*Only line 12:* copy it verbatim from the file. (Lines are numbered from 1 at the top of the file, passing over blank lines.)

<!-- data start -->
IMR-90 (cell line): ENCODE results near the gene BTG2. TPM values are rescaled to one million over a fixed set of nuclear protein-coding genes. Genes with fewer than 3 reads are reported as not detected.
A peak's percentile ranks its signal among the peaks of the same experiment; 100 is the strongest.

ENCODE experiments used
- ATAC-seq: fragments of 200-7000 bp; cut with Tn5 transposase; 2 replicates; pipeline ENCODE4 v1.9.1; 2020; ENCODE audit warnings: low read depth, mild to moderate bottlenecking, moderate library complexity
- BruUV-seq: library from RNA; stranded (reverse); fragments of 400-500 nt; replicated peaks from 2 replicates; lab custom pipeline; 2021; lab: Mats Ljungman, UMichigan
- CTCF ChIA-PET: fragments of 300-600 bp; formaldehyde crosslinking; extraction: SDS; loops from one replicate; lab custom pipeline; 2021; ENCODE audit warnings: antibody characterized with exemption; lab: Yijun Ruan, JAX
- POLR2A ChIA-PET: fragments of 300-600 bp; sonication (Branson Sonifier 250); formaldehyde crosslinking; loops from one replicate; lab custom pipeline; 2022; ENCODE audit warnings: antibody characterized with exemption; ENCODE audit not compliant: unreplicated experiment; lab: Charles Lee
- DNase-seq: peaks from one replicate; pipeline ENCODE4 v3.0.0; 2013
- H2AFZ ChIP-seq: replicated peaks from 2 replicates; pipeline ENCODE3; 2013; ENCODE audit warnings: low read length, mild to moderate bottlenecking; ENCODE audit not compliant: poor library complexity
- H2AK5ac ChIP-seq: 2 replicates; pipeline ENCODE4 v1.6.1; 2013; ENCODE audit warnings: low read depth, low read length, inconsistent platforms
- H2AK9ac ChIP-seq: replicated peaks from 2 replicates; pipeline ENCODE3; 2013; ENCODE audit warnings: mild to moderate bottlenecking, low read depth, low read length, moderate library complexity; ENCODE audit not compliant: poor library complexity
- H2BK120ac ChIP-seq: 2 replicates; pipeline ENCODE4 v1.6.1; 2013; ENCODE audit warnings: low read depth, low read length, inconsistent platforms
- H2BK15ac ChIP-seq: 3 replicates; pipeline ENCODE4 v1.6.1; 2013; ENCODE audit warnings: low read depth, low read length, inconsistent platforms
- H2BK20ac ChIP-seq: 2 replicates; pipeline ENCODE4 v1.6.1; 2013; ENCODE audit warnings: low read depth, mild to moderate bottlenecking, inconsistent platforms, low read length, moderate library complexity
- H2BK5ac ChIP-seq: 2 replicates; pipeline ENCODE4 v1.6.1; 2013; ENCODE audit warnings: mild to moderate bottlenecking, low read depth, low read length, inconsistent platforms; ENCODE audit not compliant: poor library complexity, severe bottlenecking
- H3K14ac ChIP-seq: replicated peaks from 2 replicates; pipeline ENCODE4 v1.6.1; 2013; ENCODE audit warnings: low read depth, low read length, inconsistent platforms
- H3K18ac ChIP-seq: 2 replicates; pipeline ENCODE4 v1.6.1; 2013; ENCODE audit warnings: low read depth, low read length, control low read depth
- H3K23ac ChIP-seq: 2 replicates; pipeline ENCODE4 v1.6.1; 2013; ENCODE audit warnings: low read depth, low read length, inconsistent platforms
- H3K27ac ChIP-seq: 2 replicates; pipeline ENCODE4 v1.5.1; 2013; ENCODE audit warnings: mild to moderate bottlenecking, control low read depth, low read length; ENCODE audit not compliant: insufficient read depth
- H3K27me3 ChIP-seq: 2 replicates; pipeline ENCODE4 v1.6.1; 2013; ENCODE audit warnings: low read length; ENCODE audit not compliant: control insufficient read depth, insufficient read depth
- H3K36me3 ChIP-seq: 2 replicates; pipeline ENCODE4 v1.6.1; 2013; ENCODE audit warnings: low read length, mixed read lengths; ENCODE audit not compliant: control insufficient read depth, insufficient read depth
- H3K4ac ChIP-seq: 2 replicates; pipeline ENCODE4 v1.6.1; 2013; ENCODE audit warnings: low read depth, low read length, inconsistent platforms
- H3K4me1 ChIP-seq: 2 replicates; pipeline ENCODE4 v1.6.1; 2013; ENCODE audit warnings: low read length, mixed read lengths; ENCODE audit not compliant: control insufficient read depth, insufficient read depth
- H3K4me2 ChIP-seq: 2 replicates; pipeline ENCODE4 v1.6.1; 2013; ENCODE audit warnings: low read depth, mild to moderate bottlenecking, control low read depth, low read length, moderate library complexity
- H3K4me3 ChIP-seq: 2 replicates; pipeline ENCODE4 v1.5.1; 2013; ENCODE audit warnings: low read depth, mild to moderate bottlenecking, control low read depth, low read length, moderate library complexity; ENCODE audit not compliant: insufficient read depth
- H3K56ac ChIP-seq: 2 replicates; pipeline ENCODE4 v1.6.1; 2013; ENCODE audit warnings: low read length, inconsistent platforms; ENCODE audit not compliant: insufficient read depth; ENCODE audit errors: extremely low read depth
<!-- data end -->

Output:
- H2BK120ac ChIP-seq: 2 replicates; pipeline ENCODE4 v1.6.1; 2013; ENCODE audit warnings: low read depth, low read length, inconsistent platforms